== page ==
Tuesday, August 19, 2008

Smoked Andouille

Smoked Andouille

After an impromptu trial run, our brand-new Weber Smokey Mountain (WSM) was ready for some real action. But what to smoke? Pork Butt? Ribs? Chicken? Brisket? If you check out the discussion forums on The Virtual Weber Bullet website, those are all typical choices. But apparently, we aren't "typical". We wanted Andouille Sausage!

We haven't been super happy with the Andouille we've been able to get here in San Diego. It has had more emphasis on heat, rather than the super smokey, ham-y goodness that we experienced in New Orleans. We decided it would be a good thing to try to make our own.

For this batch we followed the Hot Smoked Andouille recipe from Charcuterie pretty much unaltered. Here are the spices getting mixed in:

Smoked Andouille

This version of Andouille includes pork shoulder meat seasoned with a fair amount of fresh onion and garlic, plus just a little cayenne, thyme, mace, clove, allspice and dry mustard. The procedure is basically the same as for making Italian Sausages, except that the meat mixture gets put through a smaller die giving it a finer texture.

After stuffing the mixture into casings, we improvised a drying rack in our dining room by cutting a bit of wooden trim to an appropriate length and suspending it between a couple of chairs. The sausages were hung for about 2 hours to dry - smoke adheres better if the casing is dry and a little tacky:

Smoked Andouille

To hang the sausages in the smoker, I turned the top rack over so the handles were underneath the grill, and suspended the sausages between the handles. Not the most elegant method, but it worked well.

Smoked Andouille

I used Pecan as the smoking wood and tried to keep the fire low and slow. These kind of sausages can be a little tricky since you want them fully cooked (hot smoked), but you do *not* want the fat to heat up so much that it melts away. Fortunately, I managed to keep the smoker temperature under 200°F for just under 4 hours, cooking the sausage to a final temp of 150°F.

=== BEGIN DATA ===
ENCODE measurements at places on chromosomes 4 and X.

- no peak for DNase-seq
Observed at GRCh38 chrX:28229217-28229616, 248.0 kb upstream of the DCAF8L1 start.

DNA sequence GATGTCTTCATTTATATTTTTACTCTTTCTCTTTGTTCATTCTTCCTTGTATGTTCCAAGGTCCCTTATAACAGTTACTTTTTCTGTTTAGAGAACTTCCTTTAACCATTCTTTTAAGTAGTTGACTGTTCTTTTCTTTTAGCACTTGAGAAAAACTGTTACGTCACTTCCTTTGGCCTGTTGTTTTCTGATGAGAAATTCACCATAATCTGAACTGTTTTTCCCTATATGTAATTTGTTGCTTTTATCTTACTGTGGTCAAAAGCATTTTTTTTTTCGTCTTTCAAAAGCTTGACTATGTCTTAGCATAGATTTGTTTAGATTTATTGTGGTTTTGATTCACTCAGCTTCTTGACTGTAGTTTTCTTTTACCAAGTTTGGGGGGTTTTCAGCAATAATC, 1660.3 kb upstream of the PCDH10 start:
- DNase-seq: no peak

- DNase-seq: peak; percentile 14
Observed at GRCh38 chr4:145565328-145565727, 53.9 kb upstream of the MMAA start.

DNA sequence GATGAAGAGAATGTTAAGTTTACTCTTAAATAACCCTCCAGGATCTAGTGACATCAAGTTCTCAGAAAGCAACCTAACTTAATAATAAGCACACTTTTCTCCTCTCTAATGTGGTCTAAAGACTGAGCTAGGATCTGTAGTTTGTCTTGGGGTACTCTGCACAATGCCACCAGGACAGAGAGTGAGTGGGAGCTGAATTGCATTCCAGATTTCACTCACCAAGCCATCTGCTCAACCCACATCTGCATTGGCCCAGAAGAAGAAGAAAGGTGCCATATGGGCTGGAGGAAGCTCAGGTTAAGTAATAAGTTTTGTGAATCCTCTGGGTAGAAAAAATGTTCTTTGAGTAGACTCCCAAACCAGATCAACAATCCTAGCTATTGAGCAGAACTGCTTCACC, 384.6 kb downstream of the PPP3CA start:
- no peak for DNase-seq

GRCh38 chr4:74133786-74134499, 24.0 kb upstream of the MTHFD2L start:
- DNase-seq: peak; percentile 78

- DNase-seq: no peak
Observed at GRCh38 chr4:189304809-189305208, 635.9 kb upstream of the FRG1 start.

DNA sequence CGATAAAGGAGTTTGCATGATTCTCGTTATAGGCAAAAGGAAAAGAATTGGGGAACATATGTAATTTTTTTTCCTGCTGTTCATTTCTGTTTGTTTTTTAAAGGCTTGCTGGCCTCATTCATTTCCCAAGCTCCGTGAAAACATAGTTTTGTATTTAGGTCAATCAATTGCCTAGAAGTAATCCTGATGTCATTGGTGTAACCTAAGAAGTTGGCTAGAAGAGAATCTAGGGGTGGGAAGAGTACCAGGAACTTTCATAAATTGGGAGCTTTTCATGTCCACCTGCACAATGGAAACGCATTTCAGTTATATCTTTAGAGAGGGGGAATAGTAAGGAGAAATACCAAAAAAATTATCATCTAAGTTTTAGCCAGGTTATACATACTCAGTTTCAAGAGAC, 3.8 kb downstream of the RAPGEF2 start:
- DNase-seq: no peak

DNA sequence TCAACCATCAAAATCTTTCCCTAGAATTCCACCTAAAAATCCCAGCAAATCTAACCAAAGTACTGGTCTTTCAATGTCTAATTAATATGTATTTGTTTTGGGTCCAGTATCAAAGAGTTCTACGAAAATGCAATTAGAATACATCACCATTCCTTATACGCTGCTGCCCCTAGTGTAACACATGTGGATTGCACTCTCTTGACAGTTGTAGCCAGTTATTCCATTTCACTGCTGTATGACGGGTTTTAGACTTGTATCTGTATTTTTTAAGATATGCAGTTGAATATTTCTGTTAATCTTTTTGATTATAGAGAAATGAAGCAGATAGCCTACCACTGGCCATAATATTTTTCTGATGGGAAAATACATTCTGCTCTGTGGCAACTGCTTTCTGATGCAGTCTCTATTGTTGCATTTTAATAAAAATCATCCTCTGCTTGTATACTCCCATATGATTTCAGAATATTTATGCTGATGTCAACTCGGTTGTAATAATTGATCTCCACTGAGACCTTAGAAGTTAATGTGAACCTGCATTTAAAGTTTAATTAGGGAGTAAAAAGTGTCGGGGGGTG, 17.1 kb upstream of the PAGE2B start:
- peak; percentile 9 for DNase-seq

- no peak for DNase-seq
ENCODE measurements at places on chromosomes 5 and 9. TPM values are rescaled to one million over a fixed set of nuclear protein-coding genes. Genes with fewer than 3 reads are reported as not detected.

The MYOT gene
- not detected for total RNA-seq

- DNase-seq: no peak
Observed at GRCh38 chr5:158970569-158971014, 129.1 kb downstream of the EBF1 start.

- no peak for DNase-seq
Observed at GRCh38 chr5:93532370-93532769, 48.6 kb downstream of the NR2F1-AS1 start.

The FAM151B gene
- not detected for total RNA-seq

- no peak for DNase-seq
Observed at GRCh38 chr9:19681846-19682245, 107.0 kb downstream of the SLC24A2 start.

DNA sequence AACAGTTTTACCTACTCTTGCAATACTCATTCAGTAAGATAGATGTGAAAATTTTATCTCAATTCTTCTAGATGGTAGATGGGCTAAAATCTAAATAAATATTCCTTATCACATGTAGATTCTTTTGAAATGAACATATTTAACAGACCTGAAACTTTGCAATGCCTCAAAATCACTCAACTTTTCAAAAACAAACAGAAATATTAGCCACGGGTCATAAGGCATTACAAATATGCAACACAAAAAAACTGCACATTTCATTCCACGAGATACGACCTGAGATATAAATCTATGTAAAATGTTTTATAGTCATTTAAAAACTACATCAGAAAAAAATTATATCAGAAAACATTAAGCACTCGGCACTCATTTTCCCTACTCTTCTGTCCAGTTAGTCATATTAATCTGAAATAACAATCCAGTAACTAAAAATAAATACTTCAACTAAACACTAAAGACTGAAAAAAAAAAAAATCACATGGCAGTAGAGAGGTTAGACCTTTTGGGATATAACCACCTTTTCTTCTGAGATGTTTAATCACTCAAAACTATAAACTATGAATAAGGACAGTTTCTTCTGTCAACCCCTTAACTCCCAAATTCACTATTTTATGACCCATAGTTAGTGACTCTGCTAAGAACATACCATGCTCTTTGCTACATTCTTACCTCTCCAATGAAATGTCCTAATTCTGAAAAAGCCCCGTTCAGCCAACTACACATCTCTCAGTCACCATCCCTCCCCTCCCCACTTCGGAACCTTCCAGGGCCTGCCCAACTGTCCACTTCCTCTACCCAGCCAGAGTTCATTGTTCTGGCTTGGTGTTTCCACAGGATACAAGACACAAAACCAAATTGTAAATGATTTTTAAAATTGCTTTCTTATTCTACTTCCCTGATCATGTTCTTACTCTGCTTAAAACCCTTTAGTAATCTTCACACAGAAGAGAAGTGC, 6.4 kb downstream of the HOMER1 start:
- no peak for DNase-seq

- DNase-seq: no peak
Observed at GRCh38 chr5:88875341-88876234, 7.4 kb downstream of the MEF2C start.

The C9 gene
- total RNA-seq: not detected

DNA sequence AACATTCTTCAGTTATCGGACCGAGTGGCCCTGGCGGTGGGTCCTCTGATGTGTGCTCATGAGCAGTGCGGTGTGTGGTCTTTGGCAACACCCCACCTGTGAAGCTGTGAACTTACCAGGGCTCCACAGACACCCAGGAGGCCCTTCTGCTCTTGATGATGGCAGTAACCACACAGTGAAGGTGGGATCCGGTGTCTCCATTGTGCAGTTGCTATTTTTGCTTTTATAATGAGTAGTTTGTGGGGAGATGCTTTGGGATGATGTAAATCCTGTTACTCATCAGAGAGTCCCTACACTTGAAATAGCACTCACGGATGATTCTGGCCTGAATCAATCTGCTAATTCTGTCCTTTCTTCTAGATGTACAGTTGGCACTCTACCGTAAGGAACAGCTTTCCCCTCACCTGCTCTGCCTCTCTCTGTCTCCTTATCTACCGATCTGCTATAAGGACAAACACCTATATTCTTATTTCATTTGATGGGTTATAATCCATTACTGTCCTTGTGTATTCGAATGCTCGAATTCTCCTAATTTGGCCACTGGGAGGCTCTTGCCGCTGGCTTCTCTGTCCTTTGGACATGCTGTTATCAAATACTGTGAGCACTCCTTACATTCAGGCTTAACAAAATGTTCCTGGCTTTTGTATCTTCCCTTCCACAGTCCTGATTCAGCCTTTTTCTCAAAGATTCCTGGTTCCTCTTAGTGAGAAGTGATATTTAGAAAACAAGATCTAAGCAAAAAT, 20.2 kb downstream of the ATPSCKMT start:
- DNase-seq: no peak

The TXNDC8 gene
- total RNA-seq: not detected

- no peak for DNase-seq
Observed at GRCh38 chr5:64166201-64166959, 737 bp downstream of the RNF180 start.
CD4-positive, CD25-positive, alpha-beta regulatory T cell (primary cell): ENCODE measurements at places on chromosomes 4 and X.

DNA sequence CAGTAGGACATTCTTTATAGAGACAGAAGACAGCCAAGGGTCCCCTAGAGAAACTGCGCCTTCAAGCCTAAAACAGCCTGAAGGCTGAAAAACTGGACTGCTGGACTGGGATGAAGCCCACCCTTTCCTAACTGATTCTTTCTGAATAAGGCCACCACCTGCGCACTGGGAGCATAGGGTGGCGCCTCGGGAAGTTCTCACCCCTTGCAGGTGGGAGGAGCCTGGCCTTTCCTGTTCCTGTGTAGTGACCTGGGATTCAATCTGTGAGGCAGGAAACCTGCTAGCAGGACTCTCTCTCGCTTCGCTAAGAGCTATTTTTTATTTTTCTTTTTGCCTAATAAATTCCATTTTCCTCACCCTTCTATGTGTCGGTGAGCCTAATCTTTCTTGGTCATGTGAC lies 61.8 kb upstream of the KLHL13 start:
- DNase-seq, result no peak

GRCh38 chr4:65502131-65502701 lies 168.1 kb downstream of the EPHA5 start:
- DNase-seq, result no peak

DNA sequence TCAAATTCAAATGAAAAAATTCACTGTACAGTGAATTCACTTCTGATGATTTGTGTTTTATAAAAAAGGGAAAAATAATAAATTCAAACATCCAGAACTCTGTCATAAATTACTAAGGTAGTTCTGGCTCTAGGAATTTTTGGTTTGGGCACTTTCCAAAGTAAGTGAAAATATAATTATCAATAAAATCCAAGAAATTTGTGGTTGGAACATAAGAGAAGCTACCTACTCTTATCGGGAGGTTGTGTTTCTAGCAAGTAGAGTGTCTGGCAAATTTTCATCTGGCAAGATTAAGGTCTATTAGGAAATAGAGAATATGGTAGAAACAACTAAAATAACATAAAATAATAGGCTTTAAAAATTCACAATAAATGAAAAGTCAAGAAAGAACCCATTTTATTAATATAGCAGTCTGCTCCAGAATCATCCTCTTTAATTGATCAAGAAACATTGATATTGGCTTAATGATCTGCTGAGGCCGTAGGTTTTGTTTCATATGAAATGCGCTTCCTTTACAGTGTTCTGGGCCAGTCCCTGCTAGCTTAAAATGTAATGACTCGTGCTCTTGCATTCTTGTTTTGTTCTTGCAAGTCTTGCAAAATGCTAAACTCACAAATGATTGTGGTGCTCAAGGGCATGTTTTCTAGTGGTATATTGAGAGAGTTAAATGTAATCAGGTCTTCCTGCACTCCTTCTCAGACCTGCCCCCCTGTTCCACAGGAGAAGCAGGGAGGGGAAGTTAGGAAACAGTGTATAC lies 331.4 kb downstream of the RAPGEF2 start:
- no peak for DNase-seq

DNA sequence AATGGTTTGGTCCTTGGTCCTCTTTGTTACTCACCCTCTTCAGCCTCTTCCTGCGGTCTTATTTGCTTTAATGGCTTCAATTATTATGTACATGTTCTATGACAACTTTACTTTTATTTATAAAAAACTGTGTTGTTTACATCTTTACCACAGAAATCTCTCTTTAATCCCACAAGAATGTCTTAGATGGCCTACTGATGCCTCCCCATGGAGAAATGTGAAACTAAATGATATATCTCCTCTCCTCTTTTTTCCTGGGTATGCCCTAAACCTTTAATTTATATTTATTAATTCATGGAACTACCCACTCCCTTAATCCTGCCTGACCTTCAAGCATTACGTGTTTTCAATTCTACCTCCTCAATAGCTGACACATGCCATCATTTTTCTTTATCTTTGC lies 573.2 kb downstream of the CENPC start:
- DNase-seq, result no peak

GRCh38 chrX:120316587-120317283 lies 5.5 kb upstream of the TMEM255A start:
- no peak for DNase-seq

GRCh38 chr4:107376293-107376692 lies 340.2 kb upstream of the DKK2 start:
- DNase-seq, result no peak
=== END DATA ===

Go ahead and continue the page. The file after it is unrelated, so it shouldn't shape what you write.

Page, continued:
Just out of the smoker:

Smoked Andouille

And the final result:

Smoked Andouille

We couldn't be happier with how these guys turned out. They taste fantastic. I think there is going to be some pretty nice gumbo in our future...

10 comments:

  1. Those look fantastic Michael! I did get a nice laugh when I thought about what would happen if I hung some sausage to dry between 2 chairs at our house.....they'd be gone in a second!

    ReplyDelete
  2. Yep - our setup was definitely not pet-proof!

    ReplyDelete
  3. Looks great! What casings did you use? I know there's some different varieties out there. Did you use the kind that need to be removed after cooking? I'm new to sausage making.

    ReplyDelete
  4. Hi Jeff, We always use natural hog casings for our sausages. I like the snap they give to the finished product and they're pretty simple to use. They come packed in salt and last a really long time if you keep them sealed in the refrigerator. We get ours from a local butcher, but you can order them online as well. In case you're interested, we've got some pictures of them in our post on Making Sausage.

    I hope you enjoy your forays into the sausage world - it can be really fun!

    ReplyDelete
  5. Thanks for the reply. I'm going to give Andouille a try this weekend. I don't need much of an excuse to fire up my Cookshack smoker. I love "Charcuterie" by Ruhlman and Polcyn. I've used several of the recipes from their book and have had great results....

    ReplyDelete
  6. My first crack at sausage making was a success! The Andouile had great flavor and texture. I added 1 Tbsp of red pepper flakes to kick it up a notch which turned out to be right on the money. I'll definitely be making more sausage....

    ReplyDelete
  7. Glad to hear you gave it a try, Jeff. And it's even better to hear that it turned out well! Cheers~

    ReplyDelete
  8. That's a very inventive mod, hanging the top grate upside down to smoke sausages. I'm going to have to try that.

    ReplyDelete
  9. Andouille looks great! I have a Big Chef electric smoker, works well. I also have a bullet type smoker. I was thinking of cutting some notches in the top of the rim and fitting a hardwood dowel in there to hang sausages. In Louisiana they smoke Andouille with Pecan wood and sugar cane. Might try to drizzle some Steens cane syrup on the Pecan chips!

    ReplyDelete
  10. ChefJ71, Notches in the rim for a hanging dowel is a great idea. I'm always worried that my smoke-stick will slide off the rack when I'm carrying it... As for sugar cane, it must give a tasty hint of caramel. I'd be a little worried that a syrup would burn and be bitter, but since cane is hard to come by, it's probably worth a shot!

    ReplyDelete